My guest today is historian, election fraud investigator and author, Richard Hayes Phillips.
Joan Brunwasser: Welcome to OpEdNews, Richard. Back in 2008, we talked at great length about your forensic investigation of the 2004 presidential election in the crucial state of Ohio. Of late, you have appeared on Brad Friedman's BradBlog podcasts. This time, the topic has been whether or not Bernie Sanders is "electable". Tell us, please, how you have gone about determining the answer, at least for now, to that question.
Richard Hayes Phillips: In the spring of 2016, while examining the official results of the Democratic presidential primaries, I saw the maps of each state, county by county, and I couldn't help but notice the strength of Bernie Sanders in rural America. Later, in the November election, Donald Trump's huge margins in these very counties carried him to victory over Hillary Clinton. The similarity of the maps has stuck with me ever since. It suggested to me that if Sanders had been the nominee in 2016, Trump would not have won the election.
In the run-up to the 2020 presidential primaries, I saw articles that were nothing more than opinion, proclaiming that Bernie Sanders is "unelectable." The reason was always the same: he is "too far left" to win over those swing voters in the battleground states, the "Blue Wall" where the 2020 election is likely to be decided. I knew that Sanders had won the Michigan primary, the Wisconsin primary, and the Minnesota caucus. I wondered how many of those who had supported Sanders in the primaries had actually voted for Trump in the general election.
I soon found actual data, a very large-scale poll, showing that these Sanders/Trump voters had made the difference in Wisconsin, Michigan and Pennsylvania, the very states that had cost Hillary Clinton the election. When I saw that the current polling averages for head-to-head contests, state by state, show Sanders beating Trump in the electoral college, this analysis was confirmed. Bernie Sanders is not "unelectable." He would be a serious, viable, electable challenger to Donald Trump, and no one should overlook him on the mistaken notion that he cannot possibly win.
JB: Since the corporate press has been consistently and loudly banging on the drum of Bernie's supposed unelectability, let's go to the actual data that you studied. Can you give us an example or two of what you saw and what it signifies, to better illustrate your point?
RHP: The articles proclaiming that Bernie is "unelectable" are opinions, not based upon actual data. They say that current polls regularly show Biden beating Trump in the battleground states, which is true. The Real Clear Politics polling averages for head-to-head matchups in the general election, as of this posting, show Biden beating Trump by 368 to 170 in the electoral college, with a lead of 6.5% or more in enough states to win. This suggests that if the election were held today, Biden would be the strongest candidate. But the very same polls show Sanders beating Trump by 312 to 197 in the electoral college (with Florida a flat-footed tie), and leading by 2.5% or more in enough states to win. By this metric, although his margin is not as large, Sanders is not unelectable.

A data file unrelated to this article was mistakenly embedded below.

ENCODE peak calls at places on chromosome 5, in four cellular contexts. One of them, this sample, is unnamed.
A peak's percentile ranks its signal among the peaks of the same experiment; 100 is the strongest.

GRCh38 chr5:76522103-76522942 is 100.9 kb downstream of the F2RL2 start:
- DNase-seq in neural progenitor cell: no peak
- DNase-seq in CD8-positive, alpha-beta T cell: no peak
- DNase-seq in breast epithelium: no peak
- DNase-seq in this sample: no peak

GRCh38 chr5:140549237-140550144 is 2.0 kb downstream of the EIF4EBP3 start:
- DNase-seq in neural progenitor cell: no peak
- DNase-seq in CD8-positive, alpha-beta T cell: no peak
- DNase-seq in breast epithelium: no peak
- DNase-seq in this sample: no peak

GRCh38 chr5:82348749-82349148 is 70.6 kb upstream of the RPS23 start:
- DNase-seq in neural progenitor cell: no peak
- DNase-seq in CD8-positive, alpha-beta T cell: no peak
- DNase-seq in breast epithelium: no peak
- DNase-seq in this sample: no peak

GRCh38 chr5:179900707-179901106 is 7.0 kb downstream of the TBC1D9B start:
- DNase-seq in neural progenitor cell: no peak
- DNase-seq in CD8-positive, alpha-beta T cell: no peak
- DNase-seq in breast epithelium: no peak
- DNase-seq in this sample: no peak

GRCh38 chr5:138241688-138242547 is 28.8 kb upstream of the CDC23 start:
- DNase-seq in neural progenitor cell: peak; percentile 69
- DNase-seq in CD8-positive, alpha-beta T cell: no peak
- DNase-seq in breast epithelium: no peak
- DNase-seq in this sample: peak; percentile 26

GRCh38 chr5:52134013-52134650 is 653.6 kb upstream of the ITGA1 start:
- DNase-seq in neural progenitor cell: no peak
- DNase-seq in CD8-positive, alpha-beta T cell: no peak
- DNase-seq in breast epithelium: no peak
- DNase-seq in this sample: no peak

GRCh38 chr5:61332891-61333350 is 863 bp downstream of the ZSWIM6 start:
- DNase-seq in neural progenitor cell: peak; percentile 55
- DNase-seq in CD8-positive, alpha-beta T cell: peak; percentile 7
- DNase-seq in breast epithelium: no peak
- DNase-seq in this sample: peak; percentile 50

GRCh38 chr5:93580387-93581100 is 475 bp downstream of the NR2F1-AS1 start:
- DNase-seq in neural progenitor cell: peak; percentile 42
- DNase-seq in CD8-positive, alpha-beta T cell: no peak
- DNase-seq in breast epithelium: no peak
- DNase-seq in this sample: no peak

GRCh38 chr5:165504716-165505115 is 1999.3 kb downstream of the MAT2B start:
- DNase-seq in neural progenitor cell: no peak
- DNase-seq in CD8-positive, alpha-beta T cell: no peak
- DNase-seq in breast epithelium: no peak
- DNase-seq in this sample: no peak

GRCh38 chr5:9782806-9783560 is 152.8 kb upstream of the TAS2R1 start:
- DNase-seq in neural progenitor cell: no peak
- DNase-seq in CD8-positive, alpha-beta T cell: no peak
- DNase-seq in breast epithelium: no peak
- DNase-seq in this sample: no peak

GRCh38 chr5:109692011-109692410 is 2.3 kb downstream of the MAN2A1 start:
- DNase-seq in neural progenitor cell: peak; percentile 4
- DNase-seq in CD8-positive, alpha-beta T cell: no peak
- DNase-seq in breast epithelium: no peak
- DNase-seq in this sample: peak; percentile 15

Map of Electoral College based upon current polling averages
(Image by courtesy of RHP, using interactive map from 270towin.com) Details DMCA
A massive nationwide poll conducted after the 2016 election strongly suggests that Trump would have lost if Sanders had been the nominee. Among 64,600 respondents, all of whom were verified as having actually voted in the primaries and the general election, 12% of those who voted for Sanders in the primaries voted for Trump in November. The percentages were 9% in Wisconsin, 8% in Michigan, and 16% in Pennsylvania, all of which equate to more than twice the margins by which Hillary Clinton lost these states and thus lost the electoral college.
Look at the maps from the 2016 primaries and caucuses.
Bernie Sanders carried much of the "Blue Wall," defeating Hillary Clinton in Minnesota, Wisconsin and Michigan. All over the country, Bernie ran very strongly in rural America, in the very counties the Republicans are counting on to get Trump reelected. If Bernie is the nominee, it will be more difficult for Trump to run up the huge margins in rural counties that he would need to overcome the Democratic margins in urban areas.
And Sanders did get more votes than Trump, nationwide, in the primaries and caucuses.
JB: How much do you trust the numbers you just cited? And why or why not?
RHP: That's a three-part question.
The Real Clear Politics polling averages seem more reliable than any single public opinion poll, which vary widely due to the sample sizes and the margins of error. These averages are drawn from 45 polls in 14 battleground states. The smallest sample is 410 registered voters, with a 6.0% margin of error. The largest sample is 2,223 registered voters, with a 2.6% margin of error. Some polls are limited to "likely voters" -- a designation that might be subjective. All these polls are a snapshot in time. Some voters will change their minds between now and Election Day.
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